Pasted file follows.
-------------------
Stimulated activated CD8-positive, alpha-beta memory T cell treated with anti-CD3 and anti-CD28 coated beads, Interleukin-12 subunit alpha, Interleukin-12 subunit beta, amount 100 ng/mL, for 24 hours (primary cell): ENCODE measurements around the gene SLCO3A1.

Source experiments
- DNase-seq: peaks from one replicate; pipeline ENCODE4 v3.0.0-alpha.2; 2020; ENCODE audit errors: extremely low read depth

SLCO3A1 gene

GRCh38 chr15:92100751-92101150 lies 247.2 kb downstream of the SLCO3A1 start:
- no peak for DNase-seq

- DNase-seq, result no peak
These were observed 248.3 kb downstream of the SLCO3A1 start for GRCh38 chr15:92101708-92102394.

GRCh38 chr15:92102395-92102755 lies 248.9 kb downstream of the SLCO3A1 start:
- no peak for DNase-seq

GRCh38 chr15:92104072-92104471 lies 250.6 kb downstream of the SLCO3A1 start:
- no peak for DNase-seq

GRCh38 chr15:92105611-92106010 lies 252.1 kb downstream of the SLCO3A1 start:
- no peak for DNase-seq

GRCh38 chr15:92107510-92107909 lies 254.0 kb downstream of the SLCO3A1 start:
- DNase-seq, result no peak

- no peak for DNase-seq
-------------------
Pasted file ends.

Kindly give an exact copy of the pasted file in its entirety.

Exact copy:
Stimulated activated CD8-positive, alpha-beta memory T cell treated with anti-CD3 and anti-CD28 coated beads, Interleukin-12 subunit alpha, Interleukin-12 subunit beta, amount 100 ng/mL, for 24 hours (primary cell): ENCODE measurements around the gene SLCO3A1.

Source experiments
- DNase-seq: peaks from one replicate; pipeline ENCODE4 v3.0.0-alpha.2; 2020; ENCODE audit errors: extremely low read depth

SLCO3A1 gene

GRCh38 chr15:92100751-92101150 lies 247.2 kb downstream of the SLCO3A1 start:
- no peak for DNase-seq

- DNase-seq, result no peak
These were observed 248.3 kb downstream of the SLCO3A1 start for GRCh38 chr15:92101708-92102394.

GRCh38 chr15:92102395-92102755 lies 248.9 kb downstream of the SLCO3A1 start:
- no peak for DNase-seq

GRCh38 chr15:92104072-92104471 lies 250.6 kb downstream of the SLCO3A1 start:
- no peak for DNase-seq

GRCh38 chr15:92105611-92106010 lies 252.1 kb downstream of the SLCO3A1 start:
- no peak for DNase-seq

GRCh38 chr15:92107510-92107909 lies 254.0 kb downstream of the SLCO3A1 start:
- DNase-seq, result no peak

- no peak for DNase-seq